To assist our clients in complying with the statutory retirement procedures, we have a package that includes style letters and a unique software product that helps you plan when retirement notices require to be issued and the last date for employees to make requests to continue working, updates you on forthcoming retirements and maps how this affects your employee age profile. All you have to do is enter staff dates of birth.

Disclaimer

The material contained in this article is of the nature of general comment only and does not give advice on any particular matter. Recipients should not act on the basis of the information in this e-update without taking appropriate professional advice upon their own particular circumstances.

© MacRoberts 2009

To print this article, all you need is to be registered on Mondaq.com.

Click to Login as an existing user or Register so you can print this article.

Authors
 
In association with
Up-coming Events Search
Tools
Print
Font Size:
Translation
Channels
Mondaq on Twitter
 
Register for Access and our Free Biweekly Alert for
This service is completely free. Access 250,000 archived articles from 100+ countries and get a personalised email twice a week covering developments (and yes, our lawyers like to think you’ve read our Disclaimer).
 
Email Address
Company Name
Password
Confirm Password
Position
Mondaq Topics -- Select your Interests
 Accounting
 Anti-trust
 Commercial
 Compliance
 Consumer
 Criminal
 Employment
 Energy
 Environment
 Family
 Finance
 Government
 Healthcare
 Immigration
 Insolvency
 Insurance
 International
 IP
 Law Performance
 Law Practice
 Litigation
 Media & IT
 Privacy
 Real Estate
 Strategy
 Tax
 Technology
 Transport
 Wealth Mgt
Regions
Africa
Asia
Asia Pacific
Australasia
Canada
Caribbean
Europe
European Union
Latin America
Middle East
U.K.
United States
Worldwide Updates
Check to state you have read and
agree to our Terms and Conditions

Terms & Conditions and Privacy Statement

Mondaq.com (the Website) is owned and managed by Mondaq Ltd and as a user you are granted a non-exclusive, revocable license to access the Website under its terms and conditions of use. Your use of the Website constitutes your agreement to the following terms and conditions of use. Mondaq Ltd may terminate your use of the Website if you are in breach of these terms and conditions or if Mondaq Ltd decides to terminate your license of use for whatever reason.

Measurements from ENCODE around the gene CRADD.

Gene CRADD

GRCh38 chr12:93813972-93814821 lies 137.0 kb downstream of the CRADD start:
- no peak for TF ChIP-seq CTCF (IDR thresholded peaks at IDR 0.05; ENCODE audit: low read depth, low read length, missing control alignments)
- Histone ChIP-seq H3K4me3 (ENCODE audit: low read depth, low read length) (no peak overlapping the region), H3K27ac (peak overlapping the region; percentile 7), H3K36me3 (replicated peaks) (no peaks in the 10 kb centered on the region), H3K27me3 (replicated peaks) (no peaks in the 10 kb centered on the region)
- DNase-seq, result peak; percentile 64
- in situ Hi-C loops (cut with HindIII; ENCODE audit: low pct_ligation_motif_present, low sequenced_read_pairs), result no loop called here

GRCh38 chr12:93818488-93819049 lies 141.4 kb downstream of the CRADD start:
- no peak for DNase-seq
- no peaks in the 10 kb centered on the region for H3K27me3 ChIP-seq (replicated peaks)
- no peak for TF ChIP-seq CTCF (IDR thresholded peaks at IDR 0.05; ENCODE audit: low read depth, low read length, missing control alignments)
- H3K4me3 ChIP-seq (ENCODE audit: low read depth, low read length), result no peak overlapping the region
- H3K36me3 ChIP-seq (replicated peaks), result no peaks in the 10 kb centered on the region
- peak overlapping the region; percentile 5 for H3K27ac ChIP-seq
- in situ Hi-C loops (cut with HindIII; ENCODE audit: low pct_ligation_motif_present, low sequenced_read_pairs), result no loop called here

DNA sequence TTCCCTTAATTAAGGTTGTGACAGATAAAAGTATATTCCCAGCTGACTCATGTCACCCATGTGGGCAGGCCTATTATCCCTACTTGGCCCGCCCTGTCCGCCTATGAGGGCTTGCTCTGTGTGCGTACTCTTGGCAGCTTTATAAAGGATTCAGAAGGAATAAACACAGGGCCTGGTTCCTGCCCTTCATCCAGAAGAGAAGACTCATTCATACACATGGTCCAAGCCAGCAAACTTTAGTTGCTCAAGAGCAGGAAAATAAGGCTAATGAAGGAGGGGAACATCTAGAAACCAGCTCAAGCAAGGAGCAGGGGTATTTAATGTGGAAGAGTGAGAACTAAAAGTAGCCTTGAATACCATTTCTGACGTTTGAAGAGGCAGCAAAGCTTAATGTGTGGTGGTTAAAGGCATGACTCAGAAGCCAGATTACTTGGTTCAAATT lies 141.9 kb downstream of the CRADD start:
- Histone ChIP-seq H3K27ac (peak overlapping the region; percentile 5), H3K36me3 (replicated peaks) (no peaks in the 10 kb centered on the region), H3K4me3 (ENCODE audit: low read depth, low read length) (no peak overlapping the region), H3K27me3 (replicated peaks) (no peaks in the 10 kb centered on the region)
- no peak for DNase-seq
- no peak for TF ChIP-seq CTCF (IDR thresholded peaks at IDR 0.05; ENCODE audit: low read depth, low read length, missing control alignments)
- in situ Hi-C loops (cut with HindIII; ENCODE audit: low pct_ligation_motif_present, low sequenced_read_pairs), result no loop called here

Use of www.mondaq.com

You may use the Website but are required to register as a user if you wish to read the full text of the content and articles available (the Content). You may not modify, publish, transmit, transfer or sell, reproduce, create derivative works from, distribute, perform, link, display, or in any way exploit any of the Content, in whole or in part, except as expressly permitted in these terms & conditions or with the prior written consent of Mondaq Ltd. You may not use electronic or other means to extract details or information about Mondaq.com’s content, users or contributors in order to offer them any services or products which compete directly or indirectly with Mondaq Ltd’s services and products.

Disclaimer

Mondaq Ltd and/or its respective suppliers make no representations about the suitability of the information contained in the documents and related graphics published on this server for any purpose. All such documents and related graphics are provided "as is" without warranty of any kind. Mondaq Ltd and/or its respective suppliers hereby disclaim all warranties and conditions with regard to this information, including all implied warranties and conditions of merchantability, fitness for a particular purpose, title and non-infringement. In no event shall Mondaq Ltd and/or its respective suppliers be liable for any special, indirect or consequential damages or any damages whatsoever resulting from loss of use, data or profits, whether in an action of contract, negligence or other tortious action, arising out of or in connection with the use or performance of information available from this server.